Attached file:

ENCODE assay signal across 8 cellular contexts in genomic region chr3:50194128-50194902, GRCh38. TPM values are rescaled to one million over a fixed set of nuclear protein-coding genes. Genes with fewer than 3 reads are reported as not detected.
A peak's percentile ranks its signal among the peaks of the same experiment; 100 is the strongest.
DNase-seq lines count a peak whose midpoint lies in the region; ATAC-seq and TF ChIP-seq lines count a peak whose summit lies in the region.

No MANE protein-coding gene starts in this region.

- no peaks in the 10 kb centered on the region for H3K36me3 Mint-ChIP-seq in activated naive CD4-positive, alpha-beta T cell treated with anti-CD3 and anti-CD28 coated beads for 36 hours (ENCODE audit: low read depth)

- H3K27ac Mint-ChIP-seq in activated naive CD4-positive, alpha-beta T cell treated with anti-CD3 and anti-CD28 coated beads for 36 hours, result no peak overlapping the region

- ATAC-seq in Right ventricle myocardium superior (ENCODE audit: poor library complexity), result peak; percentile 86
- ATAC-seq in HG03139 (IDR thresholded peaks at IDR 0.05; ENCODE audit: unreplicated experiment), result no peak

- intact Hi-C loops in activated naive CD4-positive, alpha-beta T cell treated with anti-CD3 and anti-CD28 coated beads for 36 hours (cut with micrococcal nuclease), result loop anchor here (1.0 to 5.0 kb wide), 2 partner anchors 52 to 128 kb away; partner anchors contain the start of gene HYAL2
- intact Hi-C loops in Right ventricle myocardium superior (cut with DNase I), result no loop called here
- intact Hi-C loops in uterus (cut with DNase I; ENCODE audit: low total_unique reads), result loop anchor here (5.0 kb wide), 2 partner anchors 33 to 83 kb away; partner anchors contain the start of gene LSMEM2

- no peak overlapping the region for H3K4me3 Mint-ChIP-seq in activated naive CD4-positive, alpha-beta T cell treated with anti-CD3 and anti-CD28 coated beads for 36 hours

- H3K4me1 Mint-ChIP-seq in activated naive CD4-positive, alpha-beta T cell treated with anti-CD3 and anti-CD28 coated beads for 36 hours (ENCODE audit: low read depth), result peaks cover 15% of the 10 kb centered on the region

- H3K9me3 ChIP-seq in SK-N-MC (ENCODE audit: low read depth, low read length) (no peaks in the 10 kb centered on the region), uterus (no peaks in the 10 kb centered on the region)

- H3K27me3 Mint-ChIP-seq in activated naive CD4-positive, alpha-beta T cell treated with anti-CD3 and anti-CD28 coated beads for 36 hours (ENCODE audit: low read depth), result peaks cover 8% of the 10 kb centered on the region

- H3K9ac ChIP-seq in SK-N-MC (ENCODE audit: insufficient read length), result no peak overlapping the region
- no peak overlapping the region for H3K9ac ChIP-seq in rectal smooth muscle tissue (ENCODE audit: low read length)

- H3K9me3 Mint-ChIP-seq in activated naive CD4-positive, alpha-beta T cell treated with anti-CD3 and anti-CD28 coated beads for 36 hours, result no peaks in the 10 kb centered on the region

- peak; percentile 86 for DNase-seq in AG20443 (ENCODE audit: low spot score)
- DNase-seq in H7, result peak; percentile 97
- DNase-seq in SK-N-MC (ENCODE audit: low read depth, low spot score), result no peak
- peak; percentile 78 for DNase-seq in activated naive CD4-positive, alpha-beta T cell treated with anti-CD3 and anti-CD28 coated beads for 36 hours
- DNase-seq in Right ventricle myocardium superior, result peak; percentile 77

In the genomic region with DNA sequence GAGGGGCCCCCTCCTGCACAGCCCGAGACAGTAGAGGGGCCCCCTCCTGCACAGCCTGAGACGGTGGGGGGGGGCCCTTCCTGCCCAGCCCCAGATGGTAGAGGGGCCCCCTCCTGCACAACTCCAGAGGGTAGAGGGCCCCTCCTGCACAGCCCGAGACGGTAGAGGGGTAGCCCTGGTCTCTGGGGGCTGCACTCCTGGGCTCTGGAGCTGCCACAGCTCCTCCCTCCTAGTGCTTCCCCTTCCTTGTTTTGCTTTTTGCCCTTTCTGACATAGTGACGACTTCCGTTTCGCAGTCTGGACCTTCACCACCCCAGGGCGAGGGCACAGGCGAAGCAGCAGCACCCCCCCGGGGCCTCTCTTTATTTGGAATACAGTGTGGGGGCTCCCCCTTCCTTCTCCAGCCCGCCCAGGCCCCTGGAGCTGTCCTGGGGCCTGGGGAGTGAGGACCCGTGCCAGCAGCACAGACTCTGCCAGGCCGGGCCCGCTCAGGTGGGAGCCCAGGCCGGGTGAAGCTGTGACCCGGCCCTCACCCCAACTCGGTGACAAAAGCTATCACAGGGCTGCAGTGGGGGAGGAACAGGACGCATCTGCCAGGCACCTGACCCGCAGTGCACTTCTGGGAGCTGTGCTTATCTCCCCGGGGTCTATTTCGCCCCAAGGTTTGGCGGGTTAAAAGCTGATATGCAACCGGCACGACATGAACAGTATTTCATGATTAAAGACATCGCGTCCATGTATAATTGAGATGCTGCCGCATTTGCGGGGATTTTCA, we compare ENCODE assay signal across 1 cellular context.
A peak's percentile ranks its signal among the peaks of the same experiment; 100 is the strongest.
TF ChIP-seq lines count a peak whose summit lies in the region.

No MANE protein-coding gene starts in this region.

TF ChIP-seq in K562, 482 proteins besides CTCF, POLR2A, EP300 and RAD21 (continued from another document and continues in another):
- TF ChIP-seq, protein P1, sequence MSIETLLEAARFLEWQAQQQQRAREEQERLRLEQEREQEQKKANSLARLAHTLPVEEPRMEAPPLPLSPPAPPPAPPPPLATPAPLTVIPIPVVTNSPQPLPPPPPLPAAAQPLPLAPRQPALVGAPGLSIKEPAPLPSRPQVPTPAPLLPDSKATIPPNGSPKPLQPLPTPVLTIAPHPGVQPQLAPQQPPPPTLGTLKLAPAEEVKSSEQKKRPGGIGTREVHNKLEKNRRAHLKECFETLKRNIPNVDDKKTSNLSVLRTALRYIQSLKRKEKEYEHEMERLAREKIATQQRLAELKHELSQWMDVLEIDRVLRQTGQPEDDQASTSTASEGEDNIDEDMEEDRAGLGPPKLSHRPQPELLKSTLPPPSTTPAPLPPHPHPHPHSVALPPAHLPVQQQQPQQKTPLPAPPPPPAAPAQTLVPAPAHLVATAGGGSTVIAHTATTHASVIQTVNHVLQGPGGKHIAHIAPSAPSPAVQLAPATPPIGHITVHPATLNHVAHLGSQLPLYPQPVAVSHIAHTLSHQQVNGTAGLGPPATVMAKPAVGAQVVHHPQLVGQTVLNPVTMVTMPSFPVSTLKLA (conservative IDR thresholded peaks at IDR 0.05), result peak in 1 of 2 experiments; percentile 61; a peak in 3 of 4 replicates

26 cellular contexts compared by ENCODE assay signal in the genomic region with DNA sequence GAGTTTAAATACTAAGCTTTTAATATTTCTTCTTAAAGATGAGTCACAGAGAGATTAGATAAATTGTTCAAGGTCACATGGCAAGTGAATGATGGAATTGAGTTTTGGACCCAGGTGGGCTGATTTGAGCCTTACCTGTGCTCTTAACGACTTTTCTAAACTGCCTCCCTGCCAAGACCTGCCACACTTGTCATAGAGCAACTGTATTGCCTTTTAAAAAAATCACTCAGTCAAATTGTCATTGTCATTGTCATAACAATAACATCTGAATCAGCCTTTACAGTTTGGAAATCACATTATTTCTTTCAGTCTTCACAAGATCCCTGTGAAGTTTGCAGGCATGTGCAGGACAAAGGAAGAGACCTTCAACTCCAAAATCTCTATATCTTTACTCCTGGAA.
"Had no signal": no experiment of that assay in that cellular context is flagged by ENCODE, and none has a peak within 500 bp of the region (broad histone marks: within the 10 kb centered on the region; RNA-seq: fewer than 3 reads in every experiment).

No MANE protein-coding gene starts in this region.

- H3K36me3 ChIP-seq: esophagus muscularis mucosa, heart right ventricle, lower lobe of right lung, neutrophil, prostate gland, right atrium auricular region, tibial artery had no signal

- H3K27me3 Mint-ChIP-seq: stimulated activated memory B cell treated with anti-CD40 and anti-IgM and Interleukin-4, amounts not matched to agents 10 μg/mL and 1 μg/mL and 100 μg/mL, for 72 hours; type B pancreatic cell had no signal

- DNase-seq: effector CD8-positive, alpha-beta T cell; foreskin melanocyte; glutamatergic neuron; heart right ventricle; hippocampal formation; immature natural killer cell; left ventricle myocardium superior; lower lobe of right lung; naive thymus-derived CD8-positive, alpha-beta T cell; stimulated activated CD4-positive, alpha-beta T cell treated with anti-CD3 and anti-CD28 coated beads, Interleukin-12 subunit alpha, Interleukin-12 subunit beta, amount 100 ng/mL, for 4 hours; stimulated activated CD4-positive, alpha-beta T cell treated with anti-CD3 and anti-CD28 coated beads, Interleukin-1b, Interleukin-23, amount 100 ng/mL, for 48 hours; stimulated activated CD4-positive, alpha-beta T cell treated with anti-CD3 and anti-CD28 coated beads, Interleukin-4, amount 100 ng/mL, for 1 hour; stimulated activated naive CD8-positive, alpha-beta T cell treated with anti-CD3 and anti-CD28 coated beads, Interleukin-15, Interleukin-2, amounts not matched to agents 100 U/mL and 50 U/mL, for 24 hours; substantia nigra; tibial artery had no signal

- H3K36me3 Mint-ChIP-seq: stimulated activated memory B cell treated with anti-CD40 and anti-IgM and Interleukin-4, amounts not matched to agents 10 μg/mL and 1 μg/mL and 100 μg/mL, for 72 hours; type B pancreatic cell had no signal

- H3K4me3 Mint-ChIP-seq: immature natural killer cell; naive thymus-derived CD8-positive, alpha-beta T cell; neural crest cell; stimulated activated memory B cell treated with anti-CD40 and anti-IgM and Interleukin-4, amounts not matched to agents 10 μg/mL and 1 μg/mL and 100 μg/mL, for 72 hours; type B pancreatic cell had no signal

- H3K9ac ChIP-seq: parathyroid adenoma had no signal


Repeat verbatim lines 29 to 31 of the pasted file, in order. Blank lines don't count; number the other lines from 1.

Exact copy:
- TF ChIP-seq, protein P1, sequence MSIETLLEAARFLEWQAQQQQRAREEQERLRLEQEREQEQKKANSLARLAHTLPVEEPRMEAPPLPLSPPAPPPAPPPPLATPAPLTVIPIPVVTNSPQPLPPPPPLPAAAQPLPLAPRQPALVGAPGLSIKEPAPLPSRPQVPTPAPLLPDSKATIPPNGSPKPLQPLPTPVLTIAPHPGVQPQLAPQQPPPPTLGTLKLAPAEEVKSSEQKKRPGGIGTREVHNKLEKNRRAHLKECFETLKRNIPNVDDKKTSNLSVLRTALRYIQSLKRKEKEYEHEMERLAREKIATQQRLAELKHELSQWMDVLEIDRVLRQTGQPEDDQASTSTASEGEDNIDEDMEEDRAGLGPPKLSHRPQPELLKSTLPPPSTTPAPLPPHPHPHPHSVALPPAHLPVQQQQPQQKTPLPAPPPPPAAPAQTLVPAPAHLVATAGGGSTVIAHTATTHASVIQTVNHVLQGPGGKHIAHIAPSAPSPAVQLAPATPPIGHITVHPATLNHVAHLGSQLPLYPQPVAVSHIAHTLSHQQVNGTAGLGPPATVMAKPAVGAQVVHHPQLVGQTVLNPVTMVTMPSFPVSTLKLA (conservative IDR thresholded peaks at IDR 0.05), result peak in 1 of 2 experiments; percentile 61; a peak in 3 of 4 replicates

26 cellular contexts compared by ENCODE assay signal in the genomic region with DNA sequence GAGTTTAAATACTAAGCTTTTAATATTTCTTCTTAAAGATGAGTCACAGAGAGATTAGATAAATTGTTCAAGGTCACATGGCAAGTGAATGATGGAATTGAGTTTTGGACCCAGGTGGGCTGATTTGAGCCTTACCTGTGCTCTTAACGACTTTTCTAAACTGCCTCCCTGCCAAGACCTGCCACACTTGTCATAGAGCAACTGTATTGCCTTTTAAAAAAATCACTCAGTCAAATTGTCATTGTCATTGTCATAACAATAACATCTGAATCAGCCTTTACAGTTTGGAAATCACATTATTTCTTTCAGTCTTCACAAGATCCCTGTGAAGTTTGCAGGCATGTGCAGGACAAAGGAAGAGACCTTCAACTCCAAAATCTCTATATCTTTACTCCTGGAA.
"Had no signal": no experiment of that assay in that cellular context is flagged by ENCODE, and none has a peak within 500 bp of the region (broad histone marks: within the 10 kb centered on the region; RNA-seq: fewer than 3 reads in every experiment).